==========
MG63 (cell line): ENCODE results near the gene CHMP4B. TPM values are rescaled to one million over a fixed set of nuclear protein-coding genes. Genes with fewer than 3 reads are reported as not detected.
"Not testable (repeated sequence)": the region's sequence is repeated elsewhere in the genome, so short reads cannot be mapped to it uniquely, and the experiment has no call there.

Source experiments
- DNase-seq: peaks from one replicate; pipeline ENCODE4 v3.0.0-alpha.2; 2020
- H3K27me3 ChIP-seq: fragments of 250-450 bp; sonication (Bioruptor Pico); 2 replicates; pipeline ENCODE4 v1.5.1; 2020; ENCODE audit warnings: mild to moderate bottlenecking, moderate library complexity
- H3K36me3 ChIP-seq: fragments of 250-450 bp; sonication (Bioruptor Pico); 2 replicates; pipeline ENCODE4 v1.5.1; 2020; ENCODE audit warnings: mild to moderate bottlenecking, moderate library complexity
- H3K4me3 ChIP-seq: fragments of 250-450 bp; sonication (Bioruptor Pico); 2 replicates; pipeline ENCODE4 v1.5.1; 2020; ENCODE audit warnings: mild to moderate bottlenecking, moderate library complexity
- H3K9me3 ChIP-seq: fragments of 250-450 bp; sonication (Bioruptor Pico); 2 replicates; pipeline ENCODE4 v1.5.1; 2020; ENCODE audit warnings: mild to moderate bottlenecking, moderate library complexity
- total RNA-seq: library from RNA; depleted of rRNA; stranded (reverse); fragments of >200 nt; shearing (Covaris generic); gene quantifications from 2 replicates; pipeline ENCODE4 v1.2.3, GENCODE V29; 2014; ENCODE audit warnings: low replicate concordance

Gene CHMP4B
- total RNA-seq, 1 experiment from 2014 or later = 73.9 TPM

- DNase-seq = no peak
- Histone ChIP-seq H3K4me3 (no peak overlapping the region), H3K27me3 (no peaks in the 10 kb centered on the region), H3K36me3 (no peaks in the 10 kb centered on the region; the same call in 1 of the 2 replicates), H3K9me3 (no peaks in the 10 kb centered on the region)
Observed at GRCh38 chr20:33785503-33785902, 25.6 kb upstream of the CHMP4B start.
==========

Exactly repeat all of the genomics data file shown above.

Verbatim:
MG63 (cell line): ENCODE results near the gene CHMP4B. TPM values are rescaled to one million over a fixed set of nuclear protein-coding genes. Genes with fewer than 3 reads are reported as not detected.
"Not testable (repeated sequence)": the region's sequence is repeated elsewhere in the genome, so short reads cannot be mapped to it uniquely, and the experiment has no call there.

Source experiments
- DNase-seq: peaks from one replicate; pipeline ENCODE4 v3.0.0-alpha.2; 2020
- H3K27me3 ChIP-seq: fragments of 250-450 bp; sonication (Bioruptor Pico); 2 replicates; pipeline ENCODE4 v1.5.1; 2020; ENCODE audit warnings: mild to moderate bottlenecking, moderate library complexity
- H3K36me3 ChIP-seq: fragments of 250-450 bp; sonication (Bioruptor Pico); 2 replicates; pipeline ENCODE4 v1.5.1; 2020; ENCODE audit warnings: mild to moderate bottlenecking, moderate library complexity
- H3K4me3 ChIP-seq: fragments of 250-450 bp; sonication (Bioruptor Pico); 2 replicates; pipeline ENCODE4 v1.5.1; 2020; ENCODE audit warnings: mild to moderate bottlenecking, moderate library complexity
- H3K9me3 ChIP-seq: fragments of 250-450 bp; sonication (Bioruptor Pico); 2 replicates; pipeline ENCODE4 v1.5.1; 2020; ENCODE audit warnings: mild to moderate bottlenecking, moderate library complexity
- total RNA-seq: library from RNA; depleted of rRNA; stranded (reverse); fragments of >200 nt; shearing (Covaris generic); gene quantifications from 2 replicates; pipeline ENCODE4 v1.2.3, GENCODE V29; 2014; ENCODE audit warnings: low replicate concordance

Gene CHMP4B
- total RNA-seq, 1 experiment from 2014 or later = 73.9 TPM

- DNase-seq = no peak
- Histone ChIP-seq H3K4me3 (no peak overlapping the region), H3K27me3 (no peaks in the 10 kb centered on the region), H3K36me3 (no peaks in the 10 kb centered on the region; the same call in 1 of the 2 replicates), H3K9me3 (no peaks in the 10 kb centered on the region)
Observed at GRCh38 chr20:33785503-33785902, 25.6 kb upstream of the CHMP4B start.